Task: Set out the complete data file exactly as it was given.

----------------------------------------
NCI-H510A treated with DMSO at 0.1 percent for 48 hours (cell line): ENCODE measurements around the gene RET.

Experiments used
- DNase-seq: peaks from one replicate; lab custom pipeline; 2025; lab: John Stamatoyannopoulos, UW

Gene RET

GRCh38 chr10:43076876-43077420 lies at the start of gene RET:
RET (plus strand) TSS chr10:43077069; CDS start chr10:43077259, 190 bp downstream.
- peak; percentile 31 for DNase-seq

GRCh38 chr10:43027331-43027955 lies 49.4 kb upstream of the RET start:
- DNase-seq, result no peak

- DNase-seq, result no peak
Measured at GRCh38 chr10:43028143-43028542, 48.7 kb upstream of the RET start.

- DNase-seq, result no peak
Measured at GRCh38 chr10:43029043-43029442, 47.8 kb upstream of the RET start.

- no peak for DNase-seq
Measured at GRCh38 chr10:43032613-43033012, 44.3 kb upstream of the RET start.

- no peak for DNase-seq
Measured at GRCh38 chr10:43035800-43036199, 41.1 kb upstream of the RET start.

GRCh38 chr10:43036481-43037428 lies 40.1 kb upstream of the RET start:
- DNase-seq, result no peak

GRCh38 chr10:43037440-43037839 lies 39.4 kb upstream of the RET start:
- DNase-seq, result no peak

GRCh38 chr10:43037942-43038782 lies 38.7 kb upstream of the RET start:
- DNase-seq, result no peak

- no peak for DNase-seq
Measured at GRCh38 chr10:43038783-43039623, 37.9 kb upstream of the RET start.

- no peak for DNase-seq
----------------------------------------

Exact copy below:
NCI-H510A treated with DMSO at 0.1 percent for 48 hours (cell line): ENCODE measurements around the gene RET.

Experiments used
- DNase-seq: peaks from one replicate; lab custom pipeline; 2025; lab: John Stamatoyannopoulos, UW

Gene RET

GRCh38 chr10:43076876-43077420 lies at the start of gene RET:
RET (plus strand) TSS chr10:43077069; CDS start chr10:43077259, 190 bp downstream.
- peak; percentile 31 for DNase-seq

GRCh38 chr10:43027331-43027955 lies 49.4 kb upstream of the RET start:
- DNase-seq, result no peak

- DNase-seq, result no peak
Measured at GRCh38 chr10:43028143-43028542, 48.7 kb upstream of the RET start.

- DNase-seq, result no peak
Measured at GRCh38 chr10:43029043-43029442, 47.8 kb upstream of the RET start.

- no peak for DNase-seq
Measured at GRCh38 chr10:43032613-43033012, 44.3 kb upstream of the RET start.

- no peak for DNase-seq
Measured at GRCh38 chr10:43035800-43036199, 41.1 kb upstream of the RET start.

GRCh38 chr10:43036481-43037428 lies 40.1 kb upstream of the RET start:
- DNase-seq, result no peak

GRCh38 chr10:43037440-43037839 lies 39.4 kb upstream of the RET start:
- DNase-seq, result no peak

GRCh38 chr10:43037942-43038782 lies 38.7 kb upstream of the RET start:
- DNase-seq, result no peak

- no peak for DNase-seq
Measured at GRCh38 chr10:43038783-43039623, 37.9 kb upstream of the RET start.

- no peak for DNase-seq